Entry 14: Filling in the Civil War’s Dark Outlines

Battle Lines: A Graphic History of the Civil War. By Jonathan Fetter-Vorm and Ari Kelman.

Release Date: May 5, 2015.

“The Civil War was unspeakably bloody.” So begins Jonathan Fetter-Vorm and Ari Kelman’s harsh but fascinating new comic book about the Civil War.* The sentence serves as a disclaimer to the reader: The Civil War was awful and you cannot refine it. This isn’t the kind of simplified family-friendly Civil War comic you might find in a Gettysburg gift shop. What Fetter-Vorm and Kelman have done is show how combining text and imagery is a highly effective way to depict the war as a massive American tragedy, not the great American epic.

Just look at the cover above. Everyone is either angry or miserable–you know, the way people suffering through a war would actually feel. And this tone isn’t just limited to soldiers–Fetter-Vorm and Kelman show us a broad spectrum of wartime experiences and implications. Indeed, despite the book’s title, combat rarely appears in full view. Instead, we get only peeks through retreating Union troops at Bull Run, a minie ball tearing through flesh and bone, and the aftermaths of Antietam and Gettysburg. When we finally “see the elephant,” it’s a two-page spread of horrifying and disorganized violence at the Spotsylvania “mule shoe.” This is a war out of control, not the stately American Iliad imagined by Shelby Foote, Michael Shaara, and others. There’s little glory here, just horror heaped upon horror.https://i0.wp.com/media.salon.com/2015/05/battle-lines-cover-art.jpg

Despite short newspaper-style intros to each chapter describing key developments in the war, there really is no central narrative. Instead, chapters focus on material items, which provide a sort of narrative anchor for each vignette: opera glasses used to watch Bull Run, a brick thrown through a shop window by a disgruntled plantation mistress, the bodies of fallen members of the 54th Massachusetts at Battery Wagner. These are mostly effective and sometimes provide a little tension, as the reader tries to anticipate what role the item will play in each chapter’s story.

However, the most impressive thing about Battle Lines is how much it compresses into it’s concise chapters. There’s a lot to unpack and it’s a testament to the power of the medium that the authors get so much across in so few pages. The brick chapter, for instance, is only 13-pages long, but manages to address several aspects of the Confederate home-front: slavery’s collapse, economic decline, white women’s wartime penetration of the public sphere, and how all three of these factors encouraged desertion in the Confederate Army. In every chapter, ideas like these are effectively woven into short narratives, making Battle Lines a gripping read and a potentially useful resource for introducing lay readers and students to some of the deeper issues underlying battlefield stories they already know.

And it bears repeating that most of what readers will learn about the Civil War from Battle Lines is visually and ideologically disturbing. Bad things happen to lots of people in this book. It’s the antithesis of the “football analyst school” I’ve discussed on this blog, as it almost never mentions actual battlefield tactics and is anything but sanitized. Battle Lines is full of confused people facing “unspeakable” horrors and the long-term positive benefits of the conflict are vague at best. Even emancipation passes without much celebration and African Americans end the book being lynched and suffering the indignities of segregation.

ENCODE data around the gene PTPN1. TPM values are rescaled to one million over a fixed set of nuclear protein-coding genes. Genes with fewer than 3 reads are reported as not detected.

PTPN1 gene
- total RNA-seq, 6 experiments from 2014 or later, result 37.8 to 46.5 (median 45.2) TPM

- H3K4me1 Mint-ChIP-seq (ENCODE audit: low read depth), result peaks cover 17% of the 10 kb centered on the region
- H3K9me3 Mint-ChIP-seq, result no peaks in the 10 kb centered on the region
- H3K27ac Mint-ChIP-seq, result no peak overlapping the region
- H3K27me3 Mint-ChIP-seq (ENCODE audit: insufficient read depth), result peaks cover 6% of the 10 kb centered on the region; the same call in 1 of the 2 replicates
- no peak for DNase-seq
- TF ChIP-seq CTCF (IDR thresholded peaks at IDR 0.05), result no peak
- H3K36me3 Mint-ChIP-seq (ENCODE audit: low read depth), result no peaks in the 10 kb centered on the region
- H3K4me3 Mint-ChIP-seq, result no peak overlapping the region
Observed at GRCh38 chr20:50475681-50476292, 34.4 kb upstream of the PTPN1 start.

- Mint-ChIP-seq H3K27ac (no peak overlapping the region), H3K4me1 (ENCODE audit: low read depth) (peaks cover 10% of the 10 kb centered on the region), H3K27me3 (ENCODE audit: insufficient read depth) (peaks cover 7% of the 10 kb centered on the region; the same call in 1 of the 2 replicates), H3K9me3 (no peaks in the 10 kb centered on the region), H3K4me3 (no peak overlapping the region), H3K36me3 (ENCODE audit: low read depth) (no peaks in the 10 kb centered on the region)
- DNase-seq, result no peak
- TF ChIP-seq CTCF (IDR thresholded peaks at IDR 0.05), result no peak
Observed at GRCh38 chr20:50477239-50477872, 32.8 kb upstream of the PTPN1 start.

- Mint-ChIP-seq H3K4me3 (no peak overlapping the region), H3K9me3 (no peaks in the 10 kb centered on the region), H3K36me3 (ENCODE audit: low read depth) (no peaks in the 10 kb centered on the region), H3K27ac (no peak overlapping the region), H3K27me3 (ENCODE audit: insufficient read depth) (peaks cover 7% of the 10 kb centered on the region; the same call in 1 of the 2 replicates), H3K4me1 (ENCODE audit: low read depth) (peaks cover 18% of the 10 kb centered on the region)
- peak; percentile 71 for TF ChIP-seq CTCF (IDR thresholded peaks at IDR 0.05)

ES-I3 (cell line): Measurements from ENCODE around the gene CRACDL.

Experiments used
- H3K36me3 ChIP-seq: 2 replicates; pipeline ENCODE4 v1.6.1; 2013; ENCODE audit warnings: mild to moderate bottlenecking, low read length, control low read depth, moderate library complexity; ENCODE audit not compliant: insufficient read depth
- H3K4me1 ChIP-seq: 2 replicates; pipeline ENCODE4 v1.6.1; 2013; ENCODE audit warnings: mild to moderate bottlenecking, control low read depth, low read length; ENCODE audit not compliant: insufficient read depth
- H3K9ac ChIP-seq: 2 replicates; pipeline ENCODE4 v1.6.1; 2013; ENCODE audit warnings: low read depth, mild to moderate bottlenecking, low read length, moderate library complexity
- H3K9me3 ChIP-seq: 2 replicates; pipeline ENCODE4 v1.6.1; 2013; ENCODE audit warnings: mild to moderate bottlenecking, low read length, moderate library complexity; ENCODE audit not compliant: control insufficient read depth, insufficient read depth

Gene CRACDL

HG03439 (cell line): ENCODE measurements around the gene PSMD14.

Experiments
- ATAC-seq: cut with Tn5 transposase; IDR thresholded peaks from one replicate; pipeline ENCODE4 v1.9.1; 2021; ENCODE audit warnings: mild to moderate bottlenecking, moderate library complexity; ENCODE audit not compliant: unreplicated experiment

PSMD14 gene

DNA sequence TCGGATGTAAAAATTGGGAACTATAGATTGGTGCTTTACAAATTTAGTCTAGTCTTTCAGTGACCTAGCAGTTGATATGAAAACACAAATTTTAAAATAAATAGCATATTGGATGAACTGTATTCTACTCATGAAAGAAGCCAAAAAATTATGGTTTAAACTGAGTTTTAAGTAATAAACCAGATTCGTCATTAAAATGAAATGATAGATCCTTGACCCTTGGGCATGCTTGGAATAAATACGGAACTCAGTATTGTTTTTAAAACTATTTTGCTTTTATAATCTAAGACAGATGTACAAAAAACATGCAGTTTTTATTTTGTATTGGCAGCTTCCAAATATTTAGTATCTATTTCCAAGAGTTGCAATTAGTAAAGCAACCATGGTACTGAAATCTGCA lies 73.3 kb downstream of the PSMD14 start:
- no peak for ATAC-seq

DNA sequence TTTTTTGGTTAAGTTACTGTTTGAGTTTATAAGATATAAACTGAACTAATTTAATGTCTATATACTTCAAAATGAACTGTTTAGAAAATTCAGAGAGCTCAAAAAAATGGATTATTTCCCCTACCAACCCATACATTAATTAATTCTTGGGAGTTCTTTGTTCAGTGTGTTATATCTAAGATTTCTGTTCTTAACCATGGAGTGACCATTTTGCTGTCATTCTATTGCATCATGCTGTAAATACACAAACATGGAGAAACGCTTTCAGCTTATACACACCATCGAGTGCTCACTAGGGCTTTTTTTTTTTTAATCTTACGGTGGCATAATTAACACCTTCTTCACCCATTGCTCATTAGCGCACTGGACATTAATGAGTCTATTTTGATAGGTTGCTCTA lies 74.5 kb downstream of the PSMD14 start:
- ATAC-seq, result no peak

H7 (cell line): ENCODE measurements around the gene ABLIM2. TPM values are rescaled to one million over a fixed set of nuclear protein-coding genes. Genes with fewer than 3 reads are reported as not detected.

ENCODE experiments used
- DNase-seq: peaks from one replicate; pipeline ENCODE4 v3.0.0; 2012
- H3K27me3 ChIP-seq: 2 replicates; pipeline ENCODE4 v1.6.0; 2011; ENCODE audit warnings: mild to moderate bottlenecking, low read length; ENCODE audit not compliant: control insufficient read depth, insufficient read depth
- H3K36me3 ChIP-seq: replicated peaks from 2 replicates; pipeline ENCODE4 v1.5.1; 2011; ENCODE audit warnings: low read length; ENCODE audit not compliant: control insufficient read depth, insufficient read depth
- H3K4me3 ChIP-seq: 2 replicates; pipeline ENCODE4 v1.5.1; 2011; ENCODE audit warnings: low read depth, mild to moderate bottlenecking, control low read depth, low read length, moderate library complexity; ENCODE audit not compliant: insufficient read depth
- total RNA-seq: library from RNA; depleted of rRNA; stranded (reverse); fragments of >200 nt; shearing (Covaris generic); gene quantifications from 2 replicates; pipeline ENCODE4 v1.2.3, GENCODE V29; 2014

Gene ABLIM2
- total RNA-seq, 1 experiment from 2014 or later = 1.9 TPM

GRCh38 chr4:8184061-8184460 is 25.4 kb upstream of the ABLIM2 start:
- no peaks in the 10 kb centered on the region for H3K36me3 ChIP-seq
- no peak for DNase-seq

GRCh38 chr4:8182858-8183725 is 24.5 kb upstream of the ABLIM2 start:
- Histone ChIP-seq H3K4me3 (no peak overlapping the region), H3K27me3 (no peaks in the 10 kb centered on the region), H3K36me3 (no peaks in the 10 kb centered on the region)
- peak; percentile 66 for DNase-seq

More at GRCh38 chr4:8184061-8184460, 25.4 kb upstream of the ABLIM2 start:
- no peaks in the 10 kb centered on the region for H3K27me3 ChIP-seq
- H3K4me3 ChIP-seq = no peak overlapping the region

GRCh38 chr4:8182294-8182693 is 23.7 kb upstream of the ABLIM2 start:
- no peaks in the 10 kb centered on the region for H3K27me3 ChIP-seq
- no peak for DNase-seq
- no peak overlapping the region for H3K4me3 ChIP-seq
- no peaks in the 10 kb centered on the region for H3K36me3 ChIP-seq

Indeed, Battle Lines is so bleak it may over-correct the triumphalist narrative it hopes to replace. I don’t want to rehash old arguments about the war’s outcome here, but it’s enough to say that I’m in the camp that thinks the right side won and emancipation was a major achievement. I’m not suggesting Fetter-Vorm or Kelman disagree with me, but there’s little hope expressed for the people depicted in this book. That being said, the brutal lived experience of the war rarely makes it into literature as accessible as Battle Lines and it’s welcome here because it’s presented so effectively. This book deserves a wide audience and will challenge readers to reevaluate their views of the Civil War and American History itself.

* I call this a comic book because that’s what it is. “Graphic novel” is a term invented by people who think it’s too lowbrow to admit reading comics and instead have to classify certain types as sufficiently highbrow for intellectual engagement. I don’t buy it.

Additional Dispatches:

  • I was impressed with the use of color. The book unsurprisingly adopts a blue and gray motif, which emerges in interesting ways, but I found the uses of red especially intriguing. Early on, a dull bleached red represents slavery’s spread across a map of the United States. That same shade reappears often, symbolically showing how slavery’s legacy lay behind every casualty and depredation of the war. In the end, the color is laid over the US map once again, this time spelling “We the People” to show the destruction of slavery and the impact of the postwar amendments, but also how those achievements were bought with blood.
  • Lots of reviewers have mentioned the chapter on Alexander Gardner’s infamous re-purposing of a Confederate corpse as a fallen sharpshooter after Gettysburg. It really is a great chapter; not only for what it tells us about the war but also for its commentary on how we (most immediately Fetter-Vorm and Kelman themselves) manipulate the past to shape our narratives. Very post-modern but also very thought-provoking.
  • Does it Mention Slavery?: Absolutely. Battle Lines places slavery and race at the center of the Civil War. Indeed, the Lost Cause takes an even harder beating here than the “Football Analyst School.”

Next Entry: Gettysburg

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